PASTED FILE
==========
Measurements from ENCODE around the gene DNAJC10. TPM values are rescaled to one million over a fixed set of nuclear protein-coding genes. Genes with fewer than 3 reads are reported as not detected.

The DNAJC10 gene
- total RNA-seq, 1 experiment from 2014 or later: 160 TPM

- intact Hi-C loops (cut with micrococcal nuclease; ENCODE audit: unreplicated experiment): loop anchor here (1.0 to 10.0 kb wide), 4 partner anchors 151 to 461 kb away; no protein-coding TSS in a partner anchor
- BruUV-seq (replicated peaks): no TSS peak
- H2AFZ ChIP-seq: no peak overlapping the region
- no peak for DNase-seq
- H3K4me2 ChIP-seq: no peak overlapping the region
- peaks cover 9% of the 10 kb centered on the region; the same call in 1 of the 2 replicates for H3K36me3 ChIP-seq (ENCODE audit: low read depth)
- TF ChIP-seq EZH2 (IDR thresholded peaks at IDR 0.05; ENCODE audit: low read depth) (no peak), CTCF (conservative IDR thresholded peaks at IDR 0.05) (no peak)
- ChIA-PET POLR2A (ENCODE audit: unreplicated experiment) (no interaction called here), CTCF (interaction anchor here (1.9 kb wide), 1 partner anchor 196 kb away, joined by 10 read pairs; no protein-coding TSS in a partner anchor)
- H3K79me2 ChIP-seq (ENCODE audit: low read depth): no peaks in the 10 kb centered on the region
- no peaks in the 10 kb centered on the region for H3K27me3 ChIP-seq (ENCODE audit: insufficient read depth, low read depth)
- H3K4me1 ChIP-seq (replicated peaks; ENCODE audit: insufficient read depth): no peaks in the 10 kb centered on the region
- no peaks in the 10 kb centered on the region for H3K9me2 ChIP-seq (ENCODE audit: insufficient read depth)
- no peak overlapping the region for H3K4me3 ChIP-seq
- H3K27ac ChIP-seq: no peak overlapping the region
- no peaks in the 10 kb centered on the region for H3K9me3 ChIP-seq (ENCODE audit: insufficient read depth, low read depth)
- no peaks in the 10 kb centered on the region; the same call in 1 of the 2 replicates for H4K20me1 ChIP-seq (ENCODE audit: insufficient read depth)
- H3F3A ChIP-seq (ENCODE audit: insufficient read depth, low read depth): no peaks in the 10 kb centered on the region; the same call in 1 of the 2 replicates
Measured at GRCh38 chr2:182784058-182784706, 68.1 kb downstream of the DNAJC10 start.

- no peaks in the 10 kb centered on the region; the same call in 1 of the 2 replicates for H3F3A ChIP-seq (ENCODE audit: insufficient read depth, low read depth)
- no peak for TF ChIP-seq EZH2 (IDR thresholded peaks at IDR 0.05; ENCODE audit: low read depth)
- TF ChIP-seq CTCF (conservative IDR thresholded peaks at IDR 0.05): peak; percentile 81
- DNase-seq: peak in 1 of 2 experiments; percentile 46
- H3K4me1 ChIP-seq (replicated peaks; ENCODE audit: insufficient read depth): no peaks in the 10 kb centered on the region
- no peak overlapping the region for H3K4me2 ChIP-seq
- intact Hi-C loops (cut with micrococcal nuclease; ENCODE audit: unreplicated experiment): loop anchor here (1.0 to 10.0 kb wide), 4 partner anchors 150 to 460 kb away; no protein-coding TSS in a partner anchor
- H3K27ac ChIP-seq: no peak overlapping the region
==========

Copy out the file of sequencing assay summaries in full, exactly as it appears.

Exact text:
Measurements from ENCODE around the gene DNAJC10. TPM values are rescaled to one million over a fixed set of nuclear protein-coding genes. Genes with fewer than 3 reads are reported as not detected.

The DNAJC10 gene
- total RNA-seq, 1 experiment from 2014 or later: 160 TPM

- intact Hi-C loops (cut with micrococcal nuclease; ENCODE audit: unreplicated experiment): loop anchor here (1.0 to 10.0 kb wide), 4 partner anchors 151 to 461 kb away; no protein-coding TSS in a partner anchor
- BruUV-seq (replicated peaks): no TSS peak
- H2AFZ ChIP-seq: no peak overlapping the region
- no peak for DNase-seq
- H3K4me2 ChIP-seq: no peak overlapping the region
- peaks cover 9% of the 10 kb centered on the region; the same call in 1 of the 2 replicates for H3K36me3 ChIP-seq (ENCODE audit: low read depth)
- TF ChIP-seq EZH2 (IDR thresholded peaks at IDR 0.05; ENCODE audit: low read depth) (no peak), CTCF (conservative IDR thresholded peaks at IDR 0.05) (no peak)
- ChIA-PET POLR2A (ENCODE audit: unreplicated experiment) (no interaction called here), CTCF (interaction anchor here (1.9 kb wide), 1 partner anchor 196 kb away, joined by 10 read pairs; no protein-coding TSS in a partner anchor)
- H3K79me2 ChIP-seq (ENCODE audit: low read depth): no peaks in the 10 kb centered on the region
- no peaks in the 10 kb centered on the region for H3K27me3 ChIP-seq (ENCODE audit: insufficient read depth, low read depth)
- H3K4me1 ChIP-seq (replicated peaks; ENCODE audit: insufficient read depth): no peaks in the 10 kb centered on the region
- no peaks in the 10 kb centered on the region for H3K9me2 ChIP-seq (ENCODE audit: insufficient read depth)
- no peak overlapping the region for H3K4me3 ChIP-seq
- H3K27ac ChIP-seq: no peak overlapping the region
- no peaks in the 10 kb centered on the region for H3K9me3 ChIP-seq (ENCODE audit: insufficient read depth, low read depth)
- no peaks in the 10 kb centered on the region; the same call in 1 of the 2 replicates for H4K20me1 ChIP-seq (ENCODE audit: insufficient read depth)
- H3F3A ChIP-seq (ENCODE audit: insufficient read depth, low read depth): no peaks in the 10 kb centered on the region; the same call in 1 of the 2 replicates
Measured at GRCh38 chr2:182784058-182784706, 68.1 kb downstream of the DNAJC10 start.

- no peaks in the 10 kb centered on the region; the same call in 1 of the 2 replicates for H3F3A ChIP-seq (ENCODE audit: insufficient read depth, low read depth)
- no peak for TF ChIP-seq EZH2 (IDR thresholded peaks at IDR 0.05; ENCODE audit: low read depth)
- TF ChIP-seq CTCF (conservative IDR thresholded peaks at IDR 0.05): peak; percentile 81
- DNase-seq: peak in 1 of 2 experiments; percentile 46
- H3K4me1 ChIP-seq (replicated peaks; ENCODE audit: insufficient read depth): no peaks in the 10 kb centered on the region
- no peak overlapping the region for H3K4me2 ChIP-seq
- intact Hi-C loops (cut with micrococcal nuclease; ENCODE audit: unreplicated experiment): loop anchor here (1.0 to 10.0 kb wide), 4 partner anchors 150 to 460 kb away; no protein-coding TSS in a partner anchor
- H3K27ac ChIP-seq: no peak overlapping the region